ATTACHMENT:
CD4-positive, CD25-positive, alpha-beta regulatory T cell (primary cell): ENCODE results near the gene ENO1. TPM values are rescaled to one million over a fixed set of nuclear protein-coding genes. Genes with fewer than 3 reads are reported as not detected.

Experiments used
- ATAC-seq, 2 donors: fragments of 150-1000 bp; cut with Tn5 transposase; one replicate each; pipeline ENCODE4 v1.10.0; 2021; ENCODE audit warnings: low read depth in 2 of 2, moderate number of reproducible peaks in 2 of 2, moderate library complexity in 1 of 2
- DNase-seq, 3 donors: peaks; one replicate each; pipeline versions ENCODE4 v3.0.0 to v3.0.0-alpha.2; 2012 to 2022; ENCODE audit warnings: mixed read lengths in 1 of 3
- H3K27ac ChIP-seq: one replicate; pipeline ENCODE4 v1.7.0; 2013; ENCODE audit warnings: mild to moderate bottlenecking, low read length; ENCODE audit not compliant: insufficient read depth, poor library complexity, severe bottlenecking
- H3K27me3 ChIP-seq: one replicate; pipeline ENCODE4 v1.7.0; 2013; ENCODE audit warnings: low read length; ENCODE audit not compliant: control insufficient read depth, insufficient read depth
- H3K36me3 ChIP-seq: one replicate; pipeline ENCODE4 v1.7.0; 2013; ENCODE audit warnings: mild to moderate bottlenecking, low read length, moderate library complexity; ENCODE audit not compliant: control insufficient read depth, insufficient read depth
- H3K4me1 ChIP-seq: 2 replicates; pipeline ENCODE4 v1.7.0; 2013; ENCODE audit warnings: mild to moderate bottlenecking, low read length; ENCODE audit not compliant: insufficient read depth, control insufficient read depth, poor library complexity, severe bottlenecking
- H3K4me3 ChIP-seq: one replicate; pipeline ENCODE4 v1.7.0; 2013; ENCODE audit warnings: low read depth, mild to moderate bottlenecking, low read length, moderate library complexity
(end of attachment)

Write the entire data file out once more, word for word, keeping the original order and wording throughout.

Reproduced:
CD4-positive, CD25-positive, alpha-beta regulatory T cell (primary cell): ENCODE results near the gene ENO1. TPM values are rescaled to one million over a fixed set of nuclear protein-coding genes. Genes with fewer than 3 reads are reported as not detected.

Experiments used
- ATAC-seq, 2 donors: fragments of 150-1000 bp; cut with Tn5 transposase; one replicate each; pipeline ENCODE4 v1.10.0; 2021; ENCODE audit warnings: low read depth in 2 of 2, moderate number of reproducible peaks in 2 of 2, moderate library complexity in 1 of 2
- DNase-seq, 3 donors: peaks; one replicate each; pipeline versions ENCODE4 v3.0.0 to v3.0.0-alpha.2; 2012 to 2022; ENCODE audit warnings: mixed read lengths in 1 of 3
- H3K27ac ChIP-seq: one replicate; pipeline ENCODE4 v1.7.0; 2013; ENCODE audit warnings: mild to moderate bottlenecking, low read length; ENCODE audit not compliant: insufficient read depth, poor library complexity, severe bottlenecking
- H3K27me3 ChIP-seq: one replicate; pipeline ENCODE4 v1.7.0; 2013; ENCODE audit warnings: low read length; ENCODE audit not compliant: control insufficient read depth, insufficient read depth
- H3K36me3 ChIP-seq: one replicate; pipeline ENCODE4 v1.7.0; 2013; ENCODE audit warnings: mild to moderate bottlenecking, low read length, moderate library complexity; ENCODE audit not compliant: control insufficient read depth, insufficient read depth
- H3K4me1 ChIP-seq: 2 replicates; pipeline ENCODE4 v1.7.0; 2013; ENCODE audit warnings: mild to moderate bottlenecking, low read length; ENCODE audit not compliant: insufficient read depth, control insufficient read depth, poor library complexity, severe bottlenecking
- H3K4me3 ChIP-seq: one replicate; pipeline ENCODE4 v1.7.0; 2013; ENCODE audit warnings: low read depth, mild to moderate bottlenecking, low read length, moderate library complexity